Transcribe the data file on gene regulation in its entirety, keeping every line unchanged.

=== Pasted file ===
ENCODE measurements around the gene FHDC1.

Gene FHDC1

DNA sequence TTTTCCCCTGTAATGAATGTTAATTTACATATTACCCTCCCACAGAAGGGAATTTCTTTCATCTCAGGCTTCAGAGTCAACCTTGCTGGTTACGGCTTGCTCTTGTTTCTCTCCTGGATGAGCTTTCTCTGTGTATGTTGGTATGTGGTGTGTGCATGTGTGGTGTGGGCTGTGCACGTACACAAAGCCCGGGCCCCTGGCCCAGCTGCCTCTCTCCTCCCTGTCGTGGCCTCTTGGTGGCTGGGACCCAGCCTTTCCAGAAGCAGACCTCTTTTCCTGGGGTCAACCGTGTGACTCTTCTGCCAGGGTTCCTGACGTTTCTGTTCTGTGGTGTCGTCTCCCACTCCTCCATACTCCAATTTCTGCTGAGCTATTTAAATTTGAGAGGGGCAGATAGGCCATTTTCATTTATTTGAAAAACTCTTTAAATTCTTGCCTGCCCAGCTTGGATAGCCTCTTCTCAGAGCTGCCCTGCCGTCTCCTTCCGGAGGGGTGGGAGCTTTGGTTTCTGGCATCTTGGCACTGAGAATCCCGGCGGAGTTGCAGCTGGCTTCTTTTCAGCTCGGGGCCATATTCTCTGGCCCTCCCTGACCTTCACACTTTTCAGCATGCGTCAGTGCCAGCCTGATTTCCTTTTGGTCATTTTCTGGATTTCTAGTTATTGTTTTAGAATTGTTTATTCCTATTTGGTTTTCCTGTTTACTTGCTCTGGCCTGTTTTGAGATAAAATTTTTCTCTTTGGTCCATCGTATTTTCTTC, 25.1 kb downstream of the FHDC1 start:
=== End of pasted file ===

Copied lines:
ENCODE measurements around the gene FHDC1.

Gene FHDC1

DNA sequence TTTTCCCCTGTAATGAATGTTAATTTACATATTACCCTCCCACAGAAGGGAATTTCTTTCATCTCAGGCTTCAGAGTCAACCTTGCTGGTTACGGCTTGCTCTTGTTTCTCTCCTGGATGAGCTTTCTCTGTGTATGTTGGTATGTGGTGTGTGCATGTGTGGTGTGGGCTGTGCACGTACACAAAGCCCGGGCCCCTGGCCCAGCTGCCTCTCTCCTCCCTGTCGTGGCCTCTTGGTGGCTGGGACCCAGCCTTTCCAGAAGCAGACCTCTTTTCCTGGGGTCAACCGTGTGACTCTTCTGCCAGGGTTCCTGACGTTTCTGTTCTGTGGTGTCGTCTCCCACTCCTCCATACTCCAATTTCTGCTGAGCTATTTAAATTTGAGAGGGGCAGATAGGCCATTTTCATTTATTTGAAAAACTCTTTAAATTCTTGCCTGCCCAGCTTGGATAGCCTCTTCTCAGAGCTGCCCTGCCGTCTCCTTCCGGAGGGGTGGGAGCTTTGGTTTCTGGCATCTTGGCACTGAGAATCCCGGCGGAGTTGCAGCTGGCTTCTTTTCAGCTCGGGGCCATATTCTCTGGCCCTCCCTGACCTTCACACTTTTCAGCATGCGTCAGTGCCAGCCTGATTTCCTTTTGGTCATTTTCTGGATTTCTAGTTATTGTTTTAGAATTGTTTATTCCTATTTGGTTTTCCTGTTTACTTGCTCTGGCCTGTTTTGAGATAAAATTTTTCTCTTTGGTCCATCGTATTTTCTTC, 25.1 kb downstream of the FHDC1 start: